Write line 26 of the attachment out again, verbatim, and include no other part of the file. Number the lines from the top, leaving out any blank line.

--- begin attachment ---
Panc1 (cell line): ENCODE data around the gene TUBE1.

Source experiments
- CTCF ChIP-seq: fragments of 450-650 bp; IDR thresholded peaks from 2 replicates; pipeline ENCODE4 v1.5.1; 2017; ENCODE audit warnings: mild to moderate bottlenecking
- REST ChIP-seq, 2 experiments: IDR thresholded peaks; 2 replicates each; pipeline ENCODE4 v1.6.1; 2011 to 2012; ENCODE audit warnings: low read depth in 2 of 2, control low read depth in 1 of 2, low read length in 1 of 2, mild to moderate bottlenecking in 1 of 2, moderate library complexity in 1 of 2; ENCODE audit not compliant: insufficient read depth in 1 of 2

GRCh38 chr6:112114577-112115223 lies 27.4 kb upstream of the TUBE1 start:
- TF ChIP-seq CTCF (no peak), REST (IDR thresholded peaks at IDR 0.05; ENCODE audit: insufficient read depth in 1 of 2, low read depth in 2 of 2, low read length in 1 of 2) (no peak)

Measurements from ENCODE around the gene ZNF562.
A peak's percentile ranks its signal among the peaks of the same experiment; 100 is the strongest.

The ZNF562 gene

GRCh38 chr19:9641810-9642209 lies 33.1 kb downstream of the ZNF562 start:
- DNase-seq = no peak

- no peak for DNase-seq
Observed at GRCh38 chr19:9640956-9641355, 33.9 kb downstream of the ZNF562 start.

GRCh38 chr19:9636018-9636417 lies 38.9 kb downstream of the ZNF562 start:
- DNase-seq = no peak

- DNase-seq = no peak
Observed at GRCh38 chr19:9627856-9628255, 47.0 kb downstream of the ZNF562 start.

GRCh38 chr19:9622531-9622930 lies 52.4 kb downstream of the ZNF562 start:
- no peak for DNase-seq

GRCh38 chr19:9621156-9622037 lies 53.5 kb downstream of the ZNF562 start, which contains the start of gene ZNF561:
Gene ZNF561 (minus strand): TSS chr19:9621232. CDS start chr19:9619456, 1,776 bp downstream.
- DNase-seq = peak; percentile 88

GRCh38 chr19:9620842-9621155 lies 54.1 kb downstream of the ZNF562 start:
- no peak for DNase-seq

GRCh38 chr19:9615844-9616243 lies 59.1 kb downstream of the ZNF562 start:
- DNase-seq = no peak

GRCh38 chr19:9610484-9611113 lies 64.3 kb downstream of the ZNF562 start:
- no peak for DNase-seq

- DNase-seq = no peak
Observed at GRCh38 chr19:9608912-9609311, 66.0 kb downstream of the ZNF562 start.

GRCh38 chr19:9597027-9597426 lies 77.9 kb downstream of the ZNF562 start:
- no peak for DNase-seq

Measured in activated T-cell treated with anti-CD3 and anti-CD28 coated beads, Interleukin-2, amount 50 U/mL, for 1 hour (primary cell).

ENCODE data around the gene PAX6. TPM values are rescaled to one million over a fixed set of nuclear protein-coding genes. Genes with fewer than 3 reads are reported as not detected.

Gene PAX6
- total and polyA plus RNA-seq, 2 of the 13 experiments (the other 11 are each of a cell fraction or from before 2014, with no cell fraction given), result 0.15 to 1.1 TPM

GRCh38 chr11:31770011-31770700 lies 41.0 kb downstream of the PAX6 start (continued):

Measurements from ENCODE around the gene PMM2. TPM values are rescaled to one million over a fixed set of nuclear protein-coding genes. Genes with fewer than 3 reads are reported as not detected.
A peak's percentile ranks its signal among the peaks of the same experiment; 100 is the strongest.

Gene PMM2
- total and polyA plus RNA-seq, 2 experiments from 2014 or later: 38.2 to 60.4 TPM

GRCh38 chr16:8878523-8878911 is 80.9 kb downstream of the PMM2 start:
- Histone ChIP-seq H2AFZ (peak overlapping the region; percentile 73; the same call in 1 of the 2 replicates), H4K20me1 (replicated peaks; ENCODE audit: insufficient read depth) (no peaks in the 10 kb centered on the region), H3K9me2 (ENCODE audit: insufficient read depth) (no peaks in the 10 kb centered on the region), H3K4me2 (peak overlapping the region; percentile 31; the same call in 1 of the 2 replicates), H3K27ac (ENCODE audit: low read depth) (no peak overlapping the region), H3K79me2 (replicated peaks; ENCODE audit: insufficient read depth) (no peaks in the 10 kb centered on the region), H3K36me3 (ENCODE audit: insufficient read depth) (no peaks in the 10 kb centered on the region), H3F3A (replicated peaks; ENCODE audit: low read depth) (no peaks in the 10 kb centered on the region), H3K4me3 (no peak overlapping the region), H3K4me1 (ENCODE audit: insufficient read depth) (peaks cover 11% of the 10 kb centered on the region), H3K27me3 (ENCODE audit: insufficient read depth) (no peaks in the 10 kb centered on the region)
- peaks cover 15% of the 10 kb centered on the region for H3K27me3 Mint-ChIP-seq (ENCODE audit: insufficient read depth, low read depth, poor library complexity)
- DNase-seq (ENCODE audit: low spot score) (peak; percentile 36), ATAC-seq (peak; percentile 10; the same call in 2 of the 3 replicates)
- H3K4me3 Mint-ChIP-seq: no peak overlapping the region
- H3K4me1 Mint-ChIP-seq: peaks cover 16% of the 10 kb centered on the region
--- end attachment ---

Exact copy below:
- DNase-seq = no peak